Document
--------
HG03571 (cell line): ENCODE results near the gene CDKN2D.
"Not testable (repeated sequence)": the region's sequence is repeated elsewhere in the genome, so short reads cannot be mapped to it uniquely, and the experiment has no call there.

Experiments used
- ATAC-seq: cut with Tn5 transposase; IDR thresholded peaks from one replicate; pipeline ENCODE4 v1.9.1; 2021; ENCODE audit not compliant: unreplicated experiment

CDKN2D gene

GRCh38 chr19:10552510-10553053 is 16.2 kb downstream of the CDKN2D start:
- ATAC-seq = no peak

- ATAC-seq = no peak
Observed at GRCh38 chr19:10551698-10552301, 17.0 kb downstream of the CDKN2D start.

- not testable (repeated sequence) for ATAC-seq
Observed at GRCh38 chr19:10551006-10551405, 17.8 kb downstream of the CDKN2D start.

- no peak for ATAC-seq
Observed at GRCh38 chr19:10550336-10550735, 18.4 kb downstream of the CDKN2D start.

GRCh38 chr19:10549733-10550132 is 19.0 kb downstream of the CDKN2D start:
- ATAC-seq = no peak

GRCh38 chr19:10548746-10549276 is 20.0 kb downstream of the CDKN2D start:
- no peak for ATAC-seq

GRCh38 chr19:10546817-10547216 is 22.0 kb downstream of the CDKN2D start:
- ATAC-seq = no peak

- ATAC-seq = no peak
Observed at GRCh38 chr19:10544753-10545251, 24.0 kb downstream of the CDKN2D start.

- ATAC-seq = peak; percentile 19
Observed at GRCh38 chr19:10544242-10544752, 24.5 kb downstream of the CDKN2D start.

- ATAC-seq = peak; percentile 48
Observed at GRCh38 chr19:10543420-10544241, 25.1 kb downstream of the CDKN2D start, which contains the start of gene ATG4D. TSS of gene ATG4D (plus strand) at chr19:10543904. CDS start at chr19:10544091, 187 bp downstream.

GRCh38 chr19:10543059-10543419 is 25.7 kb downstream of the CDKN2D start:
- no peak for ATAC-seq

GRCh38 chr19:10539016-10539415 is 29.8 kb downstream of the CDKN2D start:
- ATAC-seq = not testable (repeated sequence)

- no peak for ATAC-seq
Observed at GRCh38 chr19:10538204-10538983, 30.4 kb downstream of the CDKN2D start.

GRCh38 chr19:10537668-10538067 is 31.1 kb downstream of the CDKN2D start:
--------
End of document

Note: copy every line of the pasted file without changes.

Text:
HG03571 (cell line): ENCODE results near the gene CDKN2D.
"Not testable (repeated sequence)": the region's sequence is repeated elsewhere in the genome, so short reads cannot be mapped to it uniquely, and the experiment has no call there.

Experiments used
- ATAC-seq: cut with Tn5 transposase; IDR thresholded peaks from one replicate; pipeline ENCODE4 v1.9.1; 2021; ENCODE audit not compliant: unreplicated experiment

CDKN2D gene

GRCh38 chr19:10552510-10553053 is 16.2 kb downstream of the CDKN2D start:
- ATAC-seq = no peak

- ATAC-seq = no peak
Observed at GRCh38 chr19:10551698-10552301, 17.0 kb downstream of the CDKN2D start.

- not testable (repeated sequence) for ATAC-seq
Observed at GRCh38 chr19:10551006-10551405, 17.8 kb downstream of the CDKN2D start.

- no peak for ATAC-seq
Observed at GRCh38 chr19:10550336-10550735, 18.4 kb downstream of the CDKN2D start.

GRCh38 chr19:10549733-10550132 is 19.0 kb downstream of the CDKN2D start:
- ATAC-seq = no peak

GRCh38 chr19:10548746-10549276 is 20.0 kb downstream of the CDKN2D start:
- no peak for ATAC-seq

GRCh38 chr19:10546817-10547216 is 22.0 kb downstream of the CDKN2D start:
- ATAC-seq = no peak

- ATAC-seq = no peak
Observed at GRCh38 chr19:10544753-10545251, 24.0 kb downstream of the CDKN2D start.

- ATAC-seq = peak; percentile 19
Observed at GRCh38 chr19:10544242-10544752, 24.5 kb downstream of the CDKN2D start.

- ATAC-seq = peak; percentile 48
Observed at GRCh38 chr19:10543420-10544241, 25.1 kb downstream of the CDKN2D start, which contains the start of gene ATG4D. TSS of gene ATG4D (plus strand) at chr19:10543904. CDS start at chr19:10544091, 187 bp downstream.

GRCh38 chr19:10543059-10543419 is 25.7 kb downstream of the CDKN2D start:
- no peak for ATAC-seq

GRCh38 chr19:10539016-10539415 is 29.8 kb downstream of the CDKN2D start:
- ATAC-seq = not testable (repeated sequence)

- no peak for ATAC-seq
Observed at GRCh38 chr19:10538204-10538983, 30.4 kb downstream of the CDKN2D start.

GRCh38 chr19:10537668-10538067 is 31.1 kb downstream of the CDKN2D start: